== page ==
I met George Freeman, Minister for Science, Research and Innovation in his office at the Department for Business, Energy and Industrial Strategy on the sunny afternoon of 17 March 2022.
The Minister’s office was more science-y than I would expect from a Minister:
- 3D models of DNA
- rocket ships!
His greeting was also as warm and cosy as his office. We sat down on the sofa and talked everything science, technology, engineering, and mathematics (STEM), games and education.
My science and innovation journey
He started by asking me what I studied and how I ended up making video games. To which I explained that I studied physics at two of the best universities in the UK. However, midway through my PhD I realised I wanted to have real societal impact beyond merely research.
This inspired me to participate in a university-wide startup competition happening at Imperial College, for which I won the runner-up prize.
After that, I gained the confidence to leave academia after completing my PhD and started my own venture. I teamed up with a friend and we worked on validating the idea of developing a multiscale simulation platform for materials. The venture eventually failed due to technical challenges and lack of market pull.
Founding UnifiQ Games
After that, my co-founder and I went our separate ways. I founded UnifiQ Games, initially with the ambition to create a deep-learning model that could predict material properties from their compositions.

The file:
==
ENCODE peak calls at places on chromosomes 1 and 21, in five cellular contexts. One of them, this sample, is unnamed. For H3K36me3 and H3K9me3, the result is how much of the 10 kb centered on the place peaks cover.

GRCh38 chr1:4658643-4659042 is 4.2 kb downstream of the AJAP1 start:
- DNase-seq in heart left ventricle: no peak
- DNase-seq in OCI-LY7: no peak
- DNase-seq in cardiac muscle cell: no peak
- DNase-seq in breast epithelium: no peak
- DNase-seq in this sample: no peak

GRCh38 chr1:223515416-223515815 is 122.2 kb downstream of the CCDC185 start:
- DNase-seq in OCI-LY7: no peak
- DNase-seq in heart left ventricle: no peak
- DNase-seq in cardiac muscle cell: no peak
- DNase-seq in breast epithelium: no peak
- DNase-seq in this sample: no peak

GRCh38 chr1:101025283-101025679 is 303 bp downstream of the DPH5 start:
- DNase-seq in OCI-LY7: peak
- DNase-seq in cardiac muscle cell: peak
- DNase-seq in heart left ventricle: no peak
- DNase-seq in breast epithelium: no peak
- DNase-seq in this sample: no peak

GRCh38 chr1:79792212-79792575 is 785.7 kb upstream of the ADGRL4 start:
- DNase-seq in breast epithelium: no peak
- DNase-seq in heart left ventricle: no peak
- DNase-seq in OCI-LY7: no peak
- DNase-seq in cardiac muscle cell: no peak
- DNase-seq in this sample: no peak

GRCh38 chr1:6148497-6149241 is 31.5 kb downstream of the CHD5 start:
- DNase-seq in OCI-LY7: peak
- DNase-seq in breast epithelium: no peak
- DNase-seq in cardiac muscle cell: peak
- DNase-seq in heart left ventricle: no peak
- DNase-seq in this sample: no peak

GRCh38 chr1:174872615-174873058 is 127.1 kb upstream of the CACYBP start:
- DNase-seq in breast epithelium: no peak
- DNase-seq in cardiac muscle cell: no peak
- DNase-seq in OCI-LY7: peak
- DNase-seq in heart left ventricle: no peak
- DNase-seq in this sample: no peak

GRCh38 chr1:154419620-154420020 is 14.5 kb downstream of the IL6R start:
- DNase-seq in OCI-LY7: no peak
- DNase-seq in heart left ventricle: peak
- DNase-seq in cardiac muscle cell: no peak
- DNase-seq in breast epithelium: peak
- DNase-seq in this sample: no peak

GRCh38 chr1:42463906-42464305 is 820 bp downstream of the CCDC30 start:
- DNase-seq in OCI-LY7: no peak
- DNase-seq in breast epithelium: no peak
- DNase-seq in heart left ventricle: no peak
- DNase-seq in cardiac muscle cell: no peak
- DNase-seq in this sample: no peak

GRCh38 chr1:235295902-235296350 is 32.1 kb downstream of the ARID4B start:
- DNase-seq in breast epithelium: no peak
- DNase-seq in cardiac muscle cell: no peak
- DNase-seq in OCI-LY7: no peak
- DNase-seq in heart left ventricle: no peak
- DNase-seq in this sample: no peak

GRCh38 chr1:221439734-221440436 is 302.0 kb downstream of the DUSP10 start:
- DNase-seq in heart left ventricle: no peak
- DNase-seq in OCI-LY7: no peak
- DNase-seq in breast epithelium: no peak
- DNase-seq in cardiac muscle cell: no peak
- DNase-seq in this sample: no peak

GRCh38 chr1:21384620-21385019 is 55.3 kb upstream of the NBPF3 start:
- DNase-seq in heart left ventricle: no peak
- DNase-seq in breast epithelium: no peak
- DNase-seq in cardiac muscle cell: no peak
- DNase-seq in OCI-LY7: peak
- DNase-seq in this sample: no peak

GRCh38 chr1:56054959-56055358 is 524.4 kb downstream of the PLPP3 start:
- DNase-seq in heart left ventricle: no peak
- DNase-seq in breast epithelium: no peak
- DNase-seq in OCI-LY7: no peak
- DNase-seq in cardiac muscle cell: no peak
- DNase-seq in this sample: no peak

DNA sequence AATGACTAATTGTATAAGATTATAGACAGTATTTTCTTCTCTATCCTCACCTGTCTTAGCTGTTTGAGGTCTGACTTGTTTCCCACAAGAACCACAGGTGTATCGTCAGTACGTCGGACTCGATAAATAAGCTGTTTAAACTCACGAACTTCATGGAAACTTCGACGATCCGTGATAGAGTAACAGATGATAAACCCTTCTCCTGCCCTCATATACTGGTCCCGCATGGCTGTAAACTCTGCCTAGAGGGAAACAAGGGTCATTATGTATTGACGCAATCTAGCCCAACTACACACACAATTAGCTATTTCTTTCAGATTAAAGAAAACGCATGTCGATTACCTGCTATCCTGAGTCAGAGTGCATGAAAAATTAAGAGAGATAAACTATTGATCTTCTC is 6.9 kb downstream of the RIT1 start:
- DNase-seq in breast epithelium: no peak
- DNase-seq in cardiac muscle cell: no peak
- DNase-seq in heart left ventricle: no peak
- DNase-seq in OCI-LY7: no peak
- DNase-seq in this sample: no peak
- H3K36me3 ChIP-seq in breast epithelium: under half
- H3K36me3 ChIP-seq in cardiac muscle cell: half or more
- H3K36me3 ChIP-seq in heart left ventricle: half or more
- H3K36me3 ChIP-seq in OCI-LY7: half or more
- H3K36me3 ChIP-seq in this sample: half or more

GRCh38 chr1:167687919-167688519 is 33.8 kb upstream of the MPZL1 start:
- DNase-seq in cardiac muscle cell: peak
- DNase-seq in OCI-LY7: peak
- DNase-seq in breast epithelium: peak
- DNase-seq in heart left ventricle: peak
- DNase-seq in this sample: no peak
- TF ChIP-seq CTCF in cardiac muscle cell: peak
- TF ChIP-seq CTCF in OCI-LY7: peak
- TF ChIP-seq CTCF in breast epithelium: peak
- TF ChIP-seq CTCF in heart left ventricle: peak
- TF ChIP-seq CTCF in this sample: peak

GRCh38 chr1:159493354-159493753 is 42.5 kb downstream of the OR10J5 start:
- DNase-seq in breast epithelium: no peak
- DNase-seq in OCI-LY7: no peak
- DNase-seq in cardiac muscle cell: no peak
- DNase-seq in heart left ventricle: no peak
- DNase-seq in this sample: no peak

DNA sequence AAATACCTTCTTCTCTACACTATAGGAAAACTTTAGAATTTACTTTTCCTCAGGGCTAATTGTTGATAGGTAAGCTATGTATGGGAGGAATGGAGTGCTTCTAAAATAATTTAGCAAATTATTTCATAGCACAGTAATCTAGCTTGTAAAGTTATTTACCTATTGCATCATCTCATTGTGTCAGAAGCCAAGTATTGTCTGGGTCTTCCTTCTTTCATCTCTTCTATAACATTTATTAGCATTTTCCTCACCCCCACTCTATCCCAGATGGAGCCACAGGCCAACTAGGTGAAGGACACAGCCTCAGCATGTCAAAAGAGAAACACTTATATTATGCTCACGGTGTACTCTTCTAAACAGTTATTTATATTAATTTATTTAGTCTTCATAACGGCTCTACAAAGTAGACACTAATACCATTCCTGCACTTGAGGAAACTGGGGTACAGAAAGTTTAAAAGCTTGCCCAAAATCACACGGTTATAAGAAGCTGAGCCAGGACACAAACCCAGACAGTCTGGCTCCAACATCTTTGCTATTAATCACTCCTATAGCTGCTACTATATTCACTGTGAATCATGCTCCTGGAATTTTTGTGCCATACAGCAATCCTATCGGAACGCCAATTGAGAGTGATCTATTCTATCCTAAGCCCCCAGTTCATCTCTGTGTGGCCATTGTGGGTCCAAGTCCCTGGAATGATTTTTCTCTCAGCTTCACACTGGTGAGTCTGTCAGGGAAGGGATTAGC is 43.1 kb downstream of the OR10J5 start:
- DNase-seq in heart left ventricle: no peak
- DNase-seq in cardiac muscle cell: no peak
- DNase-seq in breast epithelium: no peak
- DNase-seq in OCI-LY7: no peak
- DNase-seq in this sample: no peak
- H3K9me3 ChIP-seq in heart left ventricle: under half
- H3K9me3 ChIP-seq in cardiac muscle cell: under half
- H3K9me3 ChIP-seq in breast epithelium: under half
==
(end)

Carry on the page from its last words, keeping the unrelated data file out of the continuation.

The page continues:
We also faced many challenges with bringing this technology to the market. So we pivoted into games, and used the technology as a core gameplay mechanic to teach players about:
- material properties.
Since then, we have experimented with the design of our game Operation Outsmart and validated many hypotheses through multiple rounds of playtesting.
Operation Outsmart is now at the alpha stage.
Improving the accessibility of STEM
The Minister also asked about how Innovate UK has supported this work. To which I replied, when I applied to the Young Innovator Award, I knew I wanted to make STEM subjects more accessible, especially to females and young people. I was thrilled to be granted the award as one of the 63 awardees in the 2021 to 2022 cohort.
In addition to financial support, the Young Innovator Award provides immense:
- strategic support through innovation champions who serve as mentors throughout the award period.
The program has significantly helped me tackle challenges in growing my business.
Follow your passion
The Minister asked me what advice I would give to young people wanting to pursue STEM for A-levels. I said they should:
- follow their passion no matter what
- don’t let other factors get in their way of pursuing what they love.
Tackling the challenge of women’s under-representation in STEM
Lastly, I asked the Minister about the biggest issue with STEM learning in the UK. The Minister talked about how STEM is generally under-represented by women worldwide, and how the government is trying to tackle this challenge.
I explained how we are tackling this problem through designing Operation Outsmart with specific:
- design elements
- art style
- gameplay features.
This is done to engage more female players with STEM subjects.
Importance of role models
My conversation was followed by a round table with four other young innovators, two of whom were also Young Innovator awardees.
We talked about how the UK can become one of the main hubs for innovation. We also talked about the challenges that are in the way of innovators bringing their ideas to life.
We also discussed the importance of role models for the younger generations and inspiring the next generation of young innovators.
Video credit: Innovate UK.
On-screen captions and an auto generated transcript is available on YouTube.
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Top image: Seyed Nasrollahi standing in front of the Department for Business, Energy and Industrial Strategy. Credit: Helen Meade